besides initiatives taken by individual staff members such as our project.
In particular, several years ago (probably 2006), the University jumped on
the Blackboard bandwagon (which I understand pretty much all universities
in the world use) -- the central "learning management system" is entirely
proprietary software by Blackboard Inc, known for their patent lawsuits
against other learning management systems. I know several staff members in
our department who petitioned the university to use the open source Moodle
instead, but apparently it fell on deaf ears.

At Monash the IT lab computers dual boot windows and some distro I can't
> remember, but they keep that distro really out of date and don't even
> install dev tools on it in IT labs. One of my tutors last semester thinks
> it's so no one will use it so they won't have to support it. Given that,
> I'd expect active resistance to trying to get the tools we need on them.

That's pretty good that they even support a Linux (I presume) distro. It is
a pretty big call to ask IT departments to support two operating systems.
For one thing, they need to be able to remotely upgrade the systems, which
means they need to be turned on all the time -- it's hard to have a
computer permanently booted into two operating systems. Also, it's probably
kind of annoying for teachers and students to go into a lab, sit down, and
have half the computers randomly booted into the "wrong" operating system,
and having to wait to restart. (Where "wrong" is simply whichever operating
system the class isn't supposed to be using for that lab.)

  - requirements on submitting assignments
>      - getting course requirements changed
>   - Ben F: does MS office naively support ODF?
> I don't know, but you receive a list of formats you are allowed to submit
> in - for anything you would want to submit as odt it ranges from .doc only,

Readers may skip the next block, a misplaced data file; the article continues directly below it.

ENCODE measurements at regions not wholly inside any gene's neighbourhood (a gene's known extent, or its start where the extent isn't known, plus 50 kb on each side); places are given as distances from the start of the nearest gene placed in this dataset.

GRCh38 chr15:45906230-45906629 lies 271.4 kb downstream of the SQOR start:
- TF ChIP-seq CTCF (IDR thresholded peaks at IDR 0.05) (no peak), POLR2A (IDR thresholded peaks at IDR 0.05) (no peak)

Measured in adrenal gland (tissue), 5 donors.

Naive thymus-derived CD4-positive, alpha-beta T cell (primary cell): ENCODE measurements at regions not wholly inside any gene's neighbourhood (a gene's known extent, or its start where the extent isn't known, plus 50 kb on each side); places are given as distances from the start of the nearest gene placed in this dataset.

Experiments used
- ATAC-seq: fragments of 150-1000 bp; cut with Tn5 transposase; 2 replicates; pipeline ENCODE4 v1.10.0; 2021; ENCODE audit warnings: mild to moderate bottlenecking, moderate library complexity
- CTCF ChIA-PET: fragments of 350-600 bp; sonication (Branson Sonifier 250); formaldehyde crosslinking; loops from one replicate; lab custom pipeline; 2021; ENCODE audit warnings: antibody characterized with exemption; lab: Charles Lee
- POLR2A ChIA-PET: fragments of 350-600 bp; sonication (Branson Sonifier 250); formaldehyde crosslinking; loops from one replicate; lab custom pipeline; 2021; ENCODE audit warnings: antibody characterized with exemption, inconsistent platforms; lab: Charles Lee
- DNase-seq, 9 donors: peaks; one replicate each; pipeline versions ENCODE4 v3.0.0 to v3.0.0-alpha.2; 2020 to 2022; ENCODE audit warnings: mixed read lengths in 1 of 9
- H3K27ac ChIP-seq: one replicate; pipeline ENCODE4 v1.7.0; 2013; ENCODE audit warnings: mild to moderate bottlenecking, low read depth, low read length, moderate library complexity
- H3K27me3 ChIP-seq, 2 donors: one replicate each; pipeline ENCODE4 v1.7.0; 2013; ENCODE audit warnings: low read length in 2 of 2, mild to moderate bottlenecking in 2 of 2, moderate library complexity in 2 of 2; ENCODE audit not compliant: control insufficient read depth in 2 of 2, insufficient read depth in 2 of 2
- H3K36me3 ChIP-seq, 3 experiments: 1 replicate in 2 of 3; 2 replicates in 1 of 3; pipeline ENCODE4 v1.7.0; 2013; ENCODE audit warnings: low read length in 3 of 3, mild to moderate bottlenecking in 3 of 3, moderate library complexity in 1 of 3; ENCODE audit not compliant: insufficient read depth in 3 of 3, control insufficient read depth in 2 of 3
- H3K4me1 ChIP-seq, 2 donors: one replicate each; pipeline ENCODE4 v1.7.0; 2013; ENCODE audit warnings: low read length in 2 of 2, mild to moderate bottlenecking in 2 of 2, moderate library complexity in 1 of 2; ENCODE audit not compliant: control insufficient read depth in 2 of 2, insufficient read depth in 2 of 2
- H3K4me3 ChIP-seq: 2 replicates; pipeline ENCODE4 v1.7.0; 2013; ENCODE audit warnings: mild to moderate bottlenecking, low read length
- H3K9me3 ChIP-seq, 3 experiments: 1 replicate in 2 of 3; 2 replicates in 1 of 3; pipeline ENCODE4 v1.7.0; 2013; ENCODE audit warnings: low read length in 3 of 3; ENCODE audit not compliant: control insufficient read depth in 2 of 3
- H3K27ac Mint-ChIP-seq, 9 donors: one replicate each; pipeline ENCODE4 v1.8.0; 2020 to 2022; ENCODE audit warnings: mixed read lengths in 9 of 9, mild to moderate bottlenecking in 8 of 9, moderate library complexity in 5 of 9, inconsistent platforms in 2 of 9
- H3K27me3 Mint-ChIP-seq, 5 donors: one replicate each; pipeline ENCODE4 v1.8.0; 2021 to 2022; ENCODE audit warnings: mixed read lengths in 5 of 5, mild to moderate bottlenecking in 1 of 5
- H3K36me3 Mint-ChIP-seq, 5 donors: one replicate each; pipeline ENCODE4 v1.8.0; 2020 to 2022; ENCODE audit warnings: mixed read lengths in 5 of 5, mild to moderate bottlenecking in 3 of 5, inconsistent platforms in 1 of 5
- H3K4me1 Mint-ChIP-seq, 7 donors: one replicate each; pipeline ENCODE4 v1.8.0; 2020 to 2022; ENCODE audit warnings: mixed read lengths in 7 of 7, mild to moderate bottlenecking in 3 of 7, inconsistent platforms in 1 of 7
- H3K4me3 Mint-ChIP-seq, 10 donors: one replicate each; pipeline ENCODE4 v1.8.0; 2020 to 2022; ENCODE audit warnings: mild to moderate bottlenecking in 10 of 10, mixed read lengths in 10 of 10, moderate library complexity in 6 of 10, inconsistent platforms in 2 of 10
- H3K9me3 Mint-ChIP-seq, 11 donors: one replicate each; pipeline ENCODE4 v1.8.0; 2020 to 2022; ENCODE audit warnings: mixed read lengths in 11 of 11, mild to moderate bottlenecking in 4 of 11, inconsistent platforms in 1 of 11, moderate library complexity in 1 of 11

> pdf only or both.

I think this is the most important -- students should not be forced to
submit work in proprietary formats. PDF is the standard format for
presenting documents, and it should be the standard format for submitting
as well.

Some could be sympathetic, but I see it being very difficult to get them to
> allow using fully free software. Allowing complete use of a free software
> operating system is more realistic for now.

I think it's far more realistic to have a uni support free software on a
proprietary OS than proprietary software on a free OS. As I said above,
it's hard to manage two OSes on a machine. At least if our mission is to
get them to install free software alongside other stuff on Windows, that is
something that can be achieved on a program-by-program basis, and not
requiring major infrastructure changes. Given that in any case, students
will be unable to have administrator access, the underlying OS is less
important than the software running on it. Perhaps a good set of
applications to support would be:

- Firefox or Chromium (I assume most university computers already have
- LibreOffice (helping justify the PDF or ODF submission assignment)
- Eclipse with C, C++ and Java (for programming courses, or in general)
- Python (same)
- Gimp (for artwork)
- Inkscape (same)
- Blender (for modelling and animation courses)
- OpenShot or Pitivi (for video editing, though admittedly, I have tried
these and they are both very weak next to commercial offerings)

The standard Engineering image at Unimelb includes several of the above
(Firefox, Eclipse, Python, Gimp, not sure about LibreOffice/OpenOffice), so
I guess that's a good start.

Also it is perhaps helpful to point out to administrators who may not be
aware that this software carries no installation or licensing costs, so it
should be much easier to commit to even temporarily supporting any of the
above software than it would be to commit to proprietary software.